One of the reasons this is the “most wonderful time for the year” for me is that we get to participate in all our favorite “family traditions.” Highlights of the past and present Drake traditions include:
- A fondue Christmas Eve dinner before attending a late church service.
- Leaving cookies (elves), carrots (reindeer), and Jack Daniels (to keep Santa warm on cold
Winter nights my dad always said) in front of the fireplace.
- Never being allowed downstairs before 7am.
- Reading the Christmas story from Luke 2 then opening stockings, having a long breakfast with
sticky buns before finally!! opening presents.
- Growing up we had a wonderful Christmas dinner mid afternoon and always went to the
movies Christmas night.
As a Christian who worships the Lord in the Anglican tradition, I have grown to appreciate “traditions”: ways of worshiping Jesus that are familiar, authentic, and meaningful. Our liturgy, in all its Anglican varieties, offers a familiar context to worship each week filled with good theology, scripture, and invitations to engage the Lord in confession, prayer, and praise. As we begin to understand and know the reason for these weekly and yearly “traditions” that make up our worship, we begin to understand and know the Lord better.
This Christmas, as we celebrate family traditions, may the gift of celebrating the yearly remembrance of our Lord’s entrance into human history fill us with anticipation, excitement, wonder and joy as we worship the One from whom all our Christmas and weekly worship traditions find their true meaning.
As we enter the stretch run of Advent, I want to encourage you to take time amidst the busy season to rest in the knowledge that God is near. He is not silent. He speaks. He knows and cares and loves. He is active and faithful, forgiving and sovereign . . . always working for our best interests. He redeems every mistake, every disappointment, every loss, every sin, and every act of injustice in His perfect timing. The incarnation shouts to us that despite what we may feel or see around us, God is more concerned about us than we could have ever hoped or imagined. He has not left us to ourselves; nor will He ever forsake us.
So, this Advent if you are burdened by guilt, weariness, disappointment, failure, the loss of a job or a loved one, receive the good news: Christ has come. He is near. He is Emmanuel, God with us. And He offers Himself to us. As Malachi reminds us, He comes “as the sun of righteousness with healing in His wings.” (Malachi 4: 2) For those humble enough to receive Him, He redeems the past, is enough for the present, and promises to lead us into the future until we see Him face to face.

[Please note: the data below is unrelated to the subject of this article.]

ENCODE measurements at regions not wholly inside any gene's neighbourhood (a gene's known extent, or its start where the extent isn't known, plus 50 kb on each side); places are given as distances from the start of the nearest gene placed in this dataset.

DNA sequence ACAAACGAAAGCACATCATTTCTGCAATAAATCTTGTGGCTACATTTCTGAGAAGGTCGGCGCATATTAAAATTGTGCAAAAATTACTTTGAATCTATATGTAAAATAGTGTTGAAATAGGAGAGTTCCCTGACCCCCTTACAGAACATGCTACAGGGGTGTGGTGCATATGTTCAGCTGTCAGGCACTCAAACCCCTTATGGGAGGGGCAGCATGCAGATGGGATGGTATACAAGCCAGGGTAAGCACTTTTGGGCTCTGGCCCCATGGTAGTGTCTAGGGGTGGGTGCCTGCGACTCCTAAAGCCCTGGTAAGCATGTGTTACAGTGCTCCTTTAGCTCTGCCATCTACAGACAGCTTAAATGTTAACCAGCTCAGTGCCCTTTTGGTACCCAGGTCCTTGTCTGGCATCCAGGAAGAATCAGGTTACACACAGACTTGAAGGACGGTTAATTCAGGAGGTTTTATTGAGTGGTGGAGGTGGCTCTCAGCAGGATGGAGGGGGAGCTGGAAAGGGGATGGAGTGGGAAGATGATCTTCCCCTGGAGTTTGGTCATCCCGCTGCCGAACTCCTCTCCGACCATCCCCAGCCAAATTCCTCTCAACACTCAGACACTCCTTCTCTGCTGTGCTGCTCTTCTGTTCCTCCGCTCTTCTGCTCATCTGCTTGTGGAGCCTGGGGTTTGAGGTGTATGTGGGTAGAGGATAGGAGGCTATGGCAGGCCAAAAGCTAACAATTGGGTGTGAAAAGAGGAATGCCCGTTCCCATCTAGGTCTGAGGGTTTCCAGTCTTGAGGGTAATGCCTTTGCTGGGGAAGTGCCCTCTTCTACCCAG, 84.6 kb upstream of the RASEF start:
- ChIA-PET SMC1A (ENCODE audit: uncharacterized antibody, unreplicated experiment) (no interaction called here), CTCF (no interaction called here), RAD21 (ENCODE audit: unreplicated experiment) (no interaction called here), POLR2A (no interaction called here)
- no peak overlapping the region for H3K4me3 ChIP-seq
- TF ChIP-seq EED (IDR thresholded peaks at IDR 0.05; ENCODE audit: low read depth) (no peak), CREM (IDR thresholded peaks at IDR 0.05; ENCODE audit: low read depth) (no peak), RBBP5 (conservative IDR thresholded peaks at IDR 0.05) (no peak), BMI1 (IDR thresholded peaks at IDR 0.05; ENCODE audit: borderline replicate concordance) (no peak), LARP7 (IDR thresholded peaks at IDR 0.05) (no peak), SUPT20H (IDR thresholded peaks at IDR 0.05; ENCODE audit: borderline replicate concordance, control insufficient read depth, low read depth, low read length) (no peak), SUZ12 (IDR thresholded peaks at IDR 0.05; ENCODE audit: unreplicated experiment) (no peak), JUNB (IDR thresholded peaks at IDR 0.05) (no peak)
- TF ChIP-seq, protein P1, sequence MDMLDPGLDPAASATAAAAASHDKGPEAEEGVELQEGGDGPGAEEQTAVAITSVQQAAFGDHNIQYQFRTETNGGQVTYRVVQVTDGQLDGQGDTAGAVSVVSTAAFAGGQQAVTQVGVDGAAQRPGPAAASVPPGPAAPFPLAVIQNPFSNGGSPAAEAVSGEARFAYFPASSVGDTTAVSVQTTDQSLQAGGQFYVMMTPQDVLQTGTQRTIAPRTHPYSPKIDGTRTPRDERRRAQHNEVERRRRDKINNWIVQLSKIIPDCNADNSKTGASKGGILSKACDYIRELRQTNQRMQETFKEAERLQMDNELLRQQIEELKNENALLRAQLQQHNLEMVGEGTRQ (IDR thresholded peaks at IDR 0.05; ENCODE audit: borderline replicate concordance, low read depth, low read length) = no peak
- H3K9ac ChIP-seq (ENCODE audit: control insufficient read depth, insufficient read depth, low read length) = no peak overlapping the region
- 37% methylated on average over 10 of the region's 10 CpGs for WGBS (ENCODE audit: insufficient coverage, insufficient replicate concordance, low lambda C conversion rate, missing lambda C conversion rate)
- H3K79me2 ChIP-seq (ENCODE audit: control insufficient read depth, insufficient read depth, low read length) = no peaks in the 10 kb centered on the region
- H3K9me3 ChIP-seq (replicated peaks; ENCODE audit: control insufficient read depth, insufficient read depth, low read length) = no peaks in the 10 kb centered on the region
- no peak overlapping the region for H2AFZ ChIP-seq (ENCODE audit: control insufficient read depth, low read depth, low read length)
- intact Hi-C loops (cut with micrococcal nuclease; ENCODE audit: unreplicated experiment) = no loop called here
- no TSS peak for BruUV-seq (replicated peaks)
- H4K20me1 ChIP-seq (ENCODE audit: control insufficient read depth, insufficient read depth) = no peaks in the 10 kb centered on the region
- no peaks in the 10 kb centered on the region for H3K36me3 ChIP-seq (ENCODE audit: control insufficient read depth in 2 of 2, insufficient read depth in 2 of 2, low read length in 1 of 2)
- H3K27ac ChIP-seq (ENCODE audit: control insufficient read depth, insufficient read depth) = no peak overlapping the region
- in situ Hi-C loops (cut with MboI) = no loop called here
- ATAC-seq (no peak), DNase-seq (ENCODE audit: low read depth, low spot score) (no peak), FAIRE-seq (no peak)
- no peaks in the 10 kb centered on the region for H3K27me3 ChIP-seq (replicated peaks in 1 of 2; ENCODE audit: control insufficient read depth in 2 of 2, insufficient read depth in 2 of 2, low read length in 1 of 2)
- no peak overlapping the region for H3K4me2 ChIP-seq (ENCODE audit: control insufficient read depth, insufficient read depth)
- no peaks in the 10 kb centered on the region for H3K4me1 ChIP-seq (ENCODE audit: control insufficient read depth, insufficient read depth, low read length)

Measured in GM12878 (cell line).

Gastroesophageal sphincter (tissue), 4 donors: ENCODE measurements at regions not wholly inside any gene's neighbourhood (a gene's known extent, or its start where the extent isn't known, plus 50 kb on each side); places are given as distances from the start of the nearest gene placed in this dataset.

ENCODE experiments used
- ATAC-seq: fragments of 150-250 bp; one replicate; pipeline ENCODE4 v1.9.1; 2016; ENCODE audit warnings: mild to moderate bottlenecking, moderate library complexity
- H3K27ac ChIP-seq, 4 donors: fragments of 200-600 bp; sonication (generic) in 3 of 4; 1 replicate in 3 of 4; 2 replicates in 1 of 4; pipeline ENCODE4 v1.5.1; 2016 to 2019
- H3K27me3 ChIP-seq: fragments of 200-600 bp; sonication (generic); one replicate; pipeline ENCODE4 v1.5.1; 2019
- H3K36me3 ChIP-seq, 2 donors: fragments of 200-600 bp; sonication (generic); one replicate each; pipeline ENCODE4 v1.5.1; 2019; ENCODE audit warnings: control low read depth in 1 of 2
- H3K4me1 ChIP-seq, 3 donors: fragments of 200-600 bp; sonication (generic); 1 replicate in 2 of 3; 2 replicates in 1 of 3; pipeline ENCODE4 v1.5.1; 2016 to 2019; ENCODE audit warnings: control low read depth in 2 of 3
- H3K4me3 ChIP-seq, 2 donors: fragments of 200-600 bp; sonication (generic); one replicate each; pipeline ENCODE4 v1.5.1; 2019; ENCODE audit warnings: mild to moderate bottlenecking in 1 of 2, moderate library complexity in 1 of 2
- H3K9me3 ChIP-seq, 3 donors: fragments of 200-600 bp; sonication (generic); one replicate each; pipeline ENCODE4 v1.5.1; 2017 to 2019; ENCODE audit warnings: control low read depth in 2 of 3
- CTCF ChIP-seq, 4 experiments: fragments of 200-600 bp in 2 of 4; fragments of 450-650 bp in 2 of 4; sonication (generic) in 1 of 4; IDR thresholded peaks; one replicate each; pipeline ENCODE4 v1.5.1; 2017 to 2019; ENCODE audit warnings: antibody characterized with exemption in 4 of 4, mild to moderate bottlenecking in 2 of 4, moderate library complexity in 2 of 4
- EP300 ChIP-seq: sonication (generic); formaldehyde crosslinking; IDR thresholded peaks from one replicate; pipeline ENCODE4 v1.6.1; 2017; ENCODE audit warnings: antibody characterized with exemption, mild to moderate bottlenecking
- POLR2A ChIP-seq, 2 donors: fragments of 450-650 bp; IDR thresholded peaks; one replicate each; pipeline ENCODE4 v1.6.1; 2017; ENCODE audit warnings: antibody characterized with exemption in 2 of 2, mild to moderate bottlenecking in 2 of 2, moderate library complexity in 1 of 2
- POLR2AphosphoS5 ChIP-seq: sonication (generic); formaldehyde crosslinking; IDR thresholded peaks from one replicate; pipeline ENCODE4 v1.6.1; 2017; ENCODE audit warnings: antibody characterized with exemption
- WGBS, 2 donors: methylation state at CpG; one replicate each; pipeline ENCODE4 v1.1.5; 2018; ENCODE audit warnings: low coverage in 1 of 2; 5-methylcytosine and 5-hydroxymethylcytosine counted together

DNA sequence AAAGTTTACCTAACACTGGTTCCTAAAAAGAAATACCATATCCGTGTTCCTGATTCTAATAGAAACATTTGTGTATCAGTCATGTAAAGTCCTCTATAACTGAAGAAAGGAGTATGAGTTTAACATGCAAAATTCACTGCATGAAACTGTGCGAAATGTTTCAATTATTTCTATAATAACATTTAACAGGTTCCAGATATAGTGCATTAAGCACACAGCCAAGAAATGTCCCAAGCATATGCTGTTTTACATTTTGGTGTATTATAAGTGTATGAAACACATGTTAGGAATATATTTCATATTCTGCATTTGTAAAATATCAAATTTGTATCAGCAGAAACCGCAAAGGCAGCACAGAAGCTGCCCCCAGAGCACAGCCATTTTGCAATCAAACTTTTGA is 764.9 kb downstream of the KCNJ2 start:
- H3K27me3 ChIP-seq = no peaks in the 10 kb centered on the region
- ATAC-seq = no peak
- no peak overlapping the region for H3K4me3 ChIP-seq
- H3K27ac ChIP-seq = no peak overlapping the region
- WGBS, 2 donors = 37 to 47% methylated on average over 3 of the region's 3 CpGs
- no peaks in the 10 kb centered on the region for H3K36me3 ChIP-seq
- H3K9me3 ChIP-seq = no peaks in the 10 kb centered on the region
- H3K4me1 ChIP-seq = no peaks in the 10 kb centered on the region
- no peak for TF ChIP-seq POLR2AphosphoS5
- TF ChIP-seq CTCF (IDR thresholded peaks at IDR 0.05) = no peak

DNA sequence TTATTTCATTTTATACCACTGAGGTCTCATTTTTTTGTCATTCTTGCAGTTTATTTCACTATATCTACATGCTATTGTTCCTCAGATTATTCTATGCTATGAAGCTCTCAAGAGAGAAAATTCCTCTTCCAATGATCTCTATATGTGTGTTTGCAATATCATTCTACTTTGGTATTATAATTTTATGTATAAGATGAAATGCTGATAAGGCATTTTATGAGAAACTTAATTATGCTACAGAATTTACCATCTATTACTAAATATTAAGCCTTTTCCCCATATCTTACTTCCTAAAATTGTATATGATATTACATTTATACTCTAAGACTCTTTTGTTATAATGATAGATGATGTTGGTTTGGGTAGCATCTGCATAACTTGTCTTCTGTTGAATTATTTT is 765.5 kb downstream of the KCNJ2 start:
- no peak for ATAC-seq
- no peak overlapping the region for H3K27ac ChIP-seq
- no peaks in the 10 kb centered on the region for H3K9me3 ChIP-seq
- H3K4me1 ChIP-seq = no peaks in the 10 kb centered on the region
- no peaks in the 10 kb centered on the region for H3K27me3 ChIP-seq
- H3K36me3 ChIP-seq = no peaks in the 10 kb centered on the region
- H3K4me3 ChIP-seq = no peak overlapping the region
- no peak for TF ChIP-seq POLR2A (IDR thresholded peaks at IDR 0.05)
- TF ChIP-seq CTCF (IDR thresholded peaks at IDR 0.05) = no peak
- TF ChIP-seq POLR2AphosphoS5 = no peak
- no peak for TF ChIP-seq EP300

My experience is that many self identified agnostics or atheists regard followers of Christ as those who espouse religious rules but never live up to them, hold political convictions that place personal piety above people’s real needs, and are judgmental and intolerant of anyone who is not like them. For this reason, John Fischer wrote a critique of Christian culture. In his ironic self critique, Real Christians Don’t Ask Why, he states: “Don’t tell [non Christians] you are a Christian too soon. They may actually like you. And then when you tell them you are a follower of Christ, they will have to reevaluate their whole view of Christianity.” A sad but perhaps honest commentary on the perceived reputation and influence of followers of Christ in our culture.
At the same time, the Bible is pretty clear about what will happen to those who honestly follow Him.
Followers (disciples, learners) of Jesus Christ will
- Know a love, joy , and peace far above anything this world can provide – Galatians 5:22
- Have a supernatural power to love, not just tolerate, those who hate them – Luke 6:27
- Will be patient, kind, forgiving, bearing with one another – Romans 12: 9-13
- Will have a joy and peace that enables them to endure anything with grace – John 15:11
- Like their master, will serve, not judge or alienate, those who have rejected God – Matthew 20:28
- Will seek the blessing and prosperity of the city in which they dwell – Jeremiah 29:7
- Will be instruments of peace and reconciliation in a broken world – 2 Corinthians 5:18
- Will have a purpose in life that they would not otherwise have – Ephesians 2:10
So why is the world’s impression of “disciples” of Jesus so different from what Jesus says His disciples will look like?
I have been trying to learn more about what it means to be a disciple, to make disciples and to be a part of a church that has discipleship as a part of its DNA.
In his book, Real-Life Discipleship, Jim Putman, a pastor and church leader, defines a disciple from Jesus’ words to Peter in Matthew 4:19 like this:
“Come follow me” – A disciple is someone who has decided to follow Jesus
“And I will make you” – A disciple is someone who is being transformed by Jesus
“Fishers of men” – A disciple is someone who is committed to Jesus’ mission.
He goes on to say that this reflects conversion of the mind (Deciding to follow Christ), conversion of the heart (allowing God to transform our character) and conversion of the hands (Willingly serving and working to build the Kingdom of God in all its fullness and joy).
He sums up his definition of discipleship like this: “Jesus redeems us for a purpose, not just to give us a ‘get out of jail free’ card. Through faith and the power of His Spirit, Jesus desires for His followers to be disciples, to follow Him daily in practical life, to become like Him in His character, and to joyfully participate in the building the Kingdom and investing in people for eternity.”
What do you think? Do you agree with Jim’s definition? Is there a difference between a believer in Jesus and a disciple of Jesus?
About the ResBlog
Members of staff and Vestry will be posting on the ResBlog to help us think through who we are in light of the gospel so that we might “spur one another on to love and good deeds.”